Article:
D&T's previous owner, Kate, had the privilege of interviewing Zipes in 2009, for those interested in hearing firsthand some of his thoughts on fairy tales.
Before I give my thoughts on this book, I should mention that I am (alas) not an expert in fairy tales and The Irresistible Fairy Tale is the first scholarly book I've read on the topic. Since I began writing for this blog, I've been trying to turn my hobby-level interest in fairy tales into something more professional and I'm glad I've been given the opportunity to read some of Zipes' work since he is such an important figure in the field.
The Irresistible Fairy Tale's target audience is a little tricky for me to place. In many ways it feels like an addendum to his other books, choosing specific areas to cover (possibly in an effort to plug various gaps left in previous publications?). For example, he devotes a full chapter to the lesser known folklorist Giuseppe Pitre. In other ways, it feels like an overview of fairy tales, examining the evolution of the genre.
Occasionally, the pages contain the entire text of tales as examples, but the author usually assumes his readers are already familiar with the titles he references. These range from the common, such as Cinderella, to the lesser known, like Baba Yaga. While the writing style is accesible to anyone, I would judge this book to be most interesting to readers with at least an intermediate knowledge of fairy tales.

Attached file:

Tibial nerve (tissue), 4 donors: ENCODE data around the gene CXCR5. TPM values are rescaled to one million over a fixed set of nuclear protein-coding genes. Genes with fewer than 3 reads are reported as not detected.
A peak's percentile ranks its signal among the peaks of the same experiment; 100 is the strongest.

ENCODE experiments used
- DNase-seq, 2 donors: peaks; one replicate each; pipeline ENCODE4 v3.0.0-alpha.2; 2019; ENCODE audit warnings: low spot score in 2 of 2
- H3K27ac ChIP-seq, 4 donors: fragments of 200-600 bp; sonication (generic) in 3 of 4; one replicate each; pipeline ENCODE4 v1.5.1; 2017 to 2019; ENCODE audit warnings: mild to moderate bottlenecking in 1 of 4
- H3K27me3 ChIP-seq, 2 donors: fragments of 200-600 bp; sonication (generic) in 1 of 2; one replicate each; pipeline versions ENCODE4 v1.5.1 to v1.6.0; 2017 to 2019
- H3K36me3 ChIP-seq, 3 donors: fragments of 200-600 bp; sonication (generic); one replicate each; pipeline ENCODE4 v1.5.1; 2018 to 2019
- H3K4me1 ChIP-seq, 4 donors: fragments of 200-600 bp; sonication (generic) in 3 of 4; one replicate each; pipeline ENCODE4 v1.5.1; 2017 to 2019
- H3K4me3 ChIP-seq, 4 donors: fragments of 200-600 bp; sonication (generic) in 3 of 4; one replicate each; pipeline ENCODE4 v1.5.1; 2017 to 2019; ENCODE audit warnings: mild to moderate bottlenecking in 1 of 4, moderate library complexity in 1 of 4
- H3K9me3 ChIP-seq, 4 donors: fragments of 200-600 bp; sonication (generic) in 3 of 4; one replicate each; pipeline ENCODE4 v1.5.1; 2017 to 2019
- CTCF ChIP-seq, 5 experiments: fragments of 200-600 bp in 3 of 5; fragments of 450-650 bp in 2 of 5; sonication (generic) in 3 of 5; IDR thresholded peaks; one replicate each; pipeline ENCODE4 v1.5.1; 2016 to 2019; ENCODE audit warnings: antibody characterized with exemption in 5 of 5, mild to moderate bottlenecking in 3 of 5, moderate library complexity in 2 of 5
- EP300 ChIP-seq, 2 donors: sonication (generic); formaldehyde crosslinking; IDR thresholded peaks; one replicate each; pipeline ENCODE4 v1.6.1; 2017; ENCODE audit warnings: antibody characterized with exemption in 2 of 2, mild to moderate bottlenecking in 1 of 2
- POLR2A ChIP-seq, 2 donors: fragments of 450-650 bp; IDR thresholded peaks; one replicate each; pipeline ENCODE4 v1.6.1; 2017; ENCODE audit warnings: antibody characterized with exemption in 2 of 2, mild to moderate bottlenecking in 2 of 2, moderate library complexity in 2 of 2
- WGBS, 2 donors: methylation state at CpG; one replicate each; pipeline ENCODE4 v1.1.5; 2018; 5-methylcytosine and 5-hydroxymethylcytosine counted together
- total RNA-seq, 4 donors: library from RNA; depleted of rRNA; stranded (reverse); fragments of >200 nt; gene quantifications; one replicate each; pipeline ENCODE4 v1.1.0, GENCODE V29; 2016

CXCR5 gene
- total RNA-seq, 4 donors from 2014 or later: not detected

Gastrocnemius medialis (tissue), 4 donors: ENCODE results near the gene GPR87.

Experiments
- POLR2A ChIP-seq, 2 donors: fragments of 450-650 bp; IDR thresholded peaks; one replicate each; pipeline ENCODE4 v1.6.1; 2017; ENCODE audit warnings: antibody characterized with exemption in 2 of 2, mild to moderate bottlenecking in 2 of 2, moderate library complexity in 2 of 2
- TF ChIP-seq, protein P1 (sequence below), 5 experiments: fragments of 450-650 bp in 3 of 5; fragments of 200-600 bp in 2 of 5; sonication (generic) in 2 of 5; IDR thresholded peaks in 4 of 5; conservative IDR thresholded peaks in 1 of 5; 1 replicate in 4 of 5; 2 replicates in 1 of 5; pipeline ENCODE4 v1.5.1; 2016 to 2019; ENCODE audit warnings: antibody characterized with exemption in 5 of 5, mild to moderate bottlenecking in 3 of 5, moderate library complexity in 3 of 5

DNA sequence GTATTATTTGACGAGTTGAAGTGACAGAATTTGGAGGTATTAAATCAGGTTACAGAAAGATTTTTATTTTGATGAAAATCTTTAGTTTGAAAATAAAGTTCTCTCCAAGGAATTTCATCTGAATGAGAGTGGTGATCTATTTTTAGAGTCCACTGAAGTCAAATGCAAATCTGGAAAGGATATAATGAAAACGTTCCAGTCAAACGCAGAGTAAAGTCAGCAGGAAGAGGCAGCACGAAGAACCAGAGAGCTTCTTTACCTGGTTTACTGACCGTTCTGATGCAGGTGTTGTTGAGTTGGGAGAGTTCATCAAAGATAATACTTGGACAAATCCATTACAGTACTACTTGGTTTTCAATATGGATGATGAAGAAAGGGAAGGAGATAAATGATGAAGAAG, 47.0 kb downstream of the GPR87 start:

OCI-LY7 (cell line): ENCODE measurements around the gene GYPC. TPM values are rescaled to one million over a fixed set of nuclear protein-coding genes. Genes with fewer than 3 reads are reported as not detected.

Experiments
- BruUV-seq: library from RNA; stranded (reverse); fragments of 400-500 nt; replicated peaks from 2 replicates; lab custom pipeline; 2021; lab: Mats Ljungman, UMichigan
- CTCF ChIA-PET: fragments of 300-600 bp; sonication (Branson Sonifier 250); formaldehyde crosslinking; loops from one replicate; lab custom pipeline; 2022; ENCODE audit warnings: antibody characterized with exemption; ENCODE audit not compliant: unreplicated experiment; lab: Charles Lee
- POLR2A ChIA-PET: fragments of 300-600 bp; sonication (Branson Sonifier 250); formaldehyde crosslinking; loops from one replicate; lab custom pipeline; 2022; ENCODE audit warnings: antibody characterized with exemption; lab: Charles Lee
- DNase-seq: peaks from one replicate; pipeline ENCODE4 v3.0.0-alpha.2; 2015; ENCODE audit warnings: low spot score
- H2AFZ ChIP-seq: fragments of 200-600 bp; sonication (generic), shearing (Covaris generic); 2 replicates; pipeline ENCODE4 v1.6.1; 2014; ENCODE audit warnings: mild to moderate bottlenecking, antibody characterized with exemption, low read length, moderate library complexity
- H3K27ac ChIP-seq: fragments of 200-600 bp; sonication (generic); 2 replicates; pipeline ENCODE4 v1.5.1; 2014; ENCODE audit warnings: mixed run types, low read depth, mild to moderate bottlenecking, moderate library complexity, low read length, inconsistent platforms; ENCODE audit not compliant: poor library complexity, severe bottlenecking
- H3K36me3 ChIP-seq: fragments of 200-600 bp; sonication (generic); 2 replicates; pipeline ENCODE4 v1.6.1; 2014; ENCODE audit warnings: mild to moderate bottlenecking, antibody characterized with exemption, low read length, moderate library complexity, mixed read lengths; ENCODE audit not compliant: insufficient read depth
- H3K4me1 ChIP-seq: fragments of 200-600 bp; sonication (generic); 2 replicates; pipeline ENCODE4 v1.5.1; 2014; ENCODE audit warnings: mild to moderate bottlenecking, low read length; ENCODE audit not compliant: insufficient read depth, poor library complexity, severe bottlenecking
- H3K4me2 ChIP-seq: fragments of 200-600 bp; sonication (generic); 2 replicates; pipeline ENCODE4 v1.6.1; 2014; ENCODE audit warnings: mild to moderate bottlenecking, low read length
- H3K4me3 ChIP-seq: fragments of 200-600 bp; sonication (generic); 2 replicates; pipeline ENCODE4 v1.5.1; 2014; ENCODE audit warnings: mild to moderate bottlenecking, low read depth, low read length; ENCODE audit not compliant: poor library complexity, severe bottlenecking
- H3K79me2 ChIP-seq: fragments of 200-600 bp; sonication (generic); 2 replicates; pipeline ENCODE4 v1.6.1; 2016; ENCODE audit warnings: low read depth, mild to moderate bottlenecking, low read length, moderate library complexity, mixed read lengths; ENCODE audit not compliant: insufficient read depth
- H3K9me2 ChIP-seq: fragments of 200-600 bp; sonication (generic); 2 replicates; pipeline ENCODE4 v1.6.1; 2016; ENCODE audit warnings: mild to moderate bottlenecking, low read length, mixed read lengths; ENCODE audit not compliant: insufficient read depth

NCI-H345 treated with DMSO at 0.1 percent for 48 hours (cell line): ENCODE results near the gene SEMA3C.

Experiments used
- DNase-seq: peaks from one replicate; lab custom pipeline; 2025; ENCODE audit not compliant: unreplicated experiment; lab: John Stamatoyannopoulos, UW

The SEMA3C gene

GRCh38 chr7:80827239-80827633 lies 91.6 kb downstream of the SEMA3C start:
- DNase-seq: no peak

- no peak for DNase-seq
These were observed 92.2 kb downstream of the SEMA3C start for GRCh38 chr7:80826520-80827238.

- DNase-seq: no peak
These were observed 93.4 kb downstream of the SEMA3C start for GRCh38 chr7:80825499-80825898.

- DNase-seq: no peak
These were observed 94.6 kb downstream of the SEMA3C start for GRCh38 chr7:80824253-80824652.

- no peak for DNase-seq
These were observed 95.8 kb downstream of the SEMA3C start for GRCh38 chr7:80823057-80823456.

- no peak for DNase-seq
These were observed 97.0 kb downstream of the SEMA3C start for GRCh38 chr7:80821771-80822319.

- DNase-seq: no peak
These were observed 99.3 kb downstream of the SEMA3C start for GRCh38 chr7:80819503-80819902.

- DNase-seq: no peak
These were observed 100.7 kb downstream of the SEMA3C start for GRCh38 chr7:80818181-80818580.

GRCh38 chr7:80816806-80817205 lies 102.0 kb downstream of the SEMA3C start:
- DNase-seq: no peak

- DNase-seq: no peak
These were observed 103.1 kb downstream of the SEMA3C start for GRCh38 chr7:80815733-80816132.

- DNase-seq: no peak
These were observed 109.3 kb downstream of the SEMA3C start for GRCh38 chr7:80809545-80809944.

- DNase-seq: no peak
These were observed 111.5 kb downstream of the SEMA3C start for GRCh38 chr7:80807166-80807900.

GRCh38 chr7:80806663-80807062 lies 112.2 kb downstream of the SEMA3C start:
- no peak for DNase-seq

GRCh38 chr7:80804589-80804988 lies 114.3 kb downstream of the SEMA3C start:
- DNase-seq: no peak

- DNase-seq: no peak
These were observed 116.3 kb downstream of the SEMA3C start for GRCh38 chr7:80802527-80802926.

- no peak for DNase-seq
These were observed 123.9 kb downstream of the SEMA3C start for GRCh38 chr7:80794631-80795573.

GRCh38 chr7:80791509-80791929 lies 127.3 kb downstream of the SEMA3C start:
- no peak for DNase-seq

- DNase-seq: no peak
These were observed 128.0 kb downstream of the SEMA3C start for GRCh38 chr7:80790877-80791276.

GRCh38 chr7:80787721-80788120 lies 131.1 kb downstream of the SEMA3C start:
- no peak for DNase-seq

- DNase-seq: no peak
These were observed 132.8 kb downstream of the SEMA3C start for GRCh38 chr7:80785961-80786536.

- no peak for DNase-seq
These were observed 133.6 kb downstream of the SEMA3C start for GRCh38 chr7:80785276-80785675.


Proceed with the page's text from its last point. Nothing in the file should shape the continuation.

|Baba Yaga by Rima Staines|
Highlights of The Irresistible Fairy Tale:
1. Zipes' examination of how females are treated in fairy tales. He concludes that most females in the popular fairy tales are either witches or persecuted heroines because our culture has marginalized tales written by females. He gives several examples of female folktale gatherers as well as tales by female authors.
2. Zipes' biographical chapters about specific folk tale collectors and storytellers, giving the reader a much broader scope of names in the genre beyond Grimm and Perrault.
3. The best explanation of why someone dislikes Tangled. Zipes says the movie subverts the original tale's representation of the witch. In the original tale, the witch represents an Artemis-like figure who wants to protect Rapunzel from the wickedness of men. In Tangled, the witch is only concerned with selfishly pursuing youthfulness. Not saying this changes my love of the adorable Disney movie, but it's a better explanation than simply complaining that it sugar-coated the original story.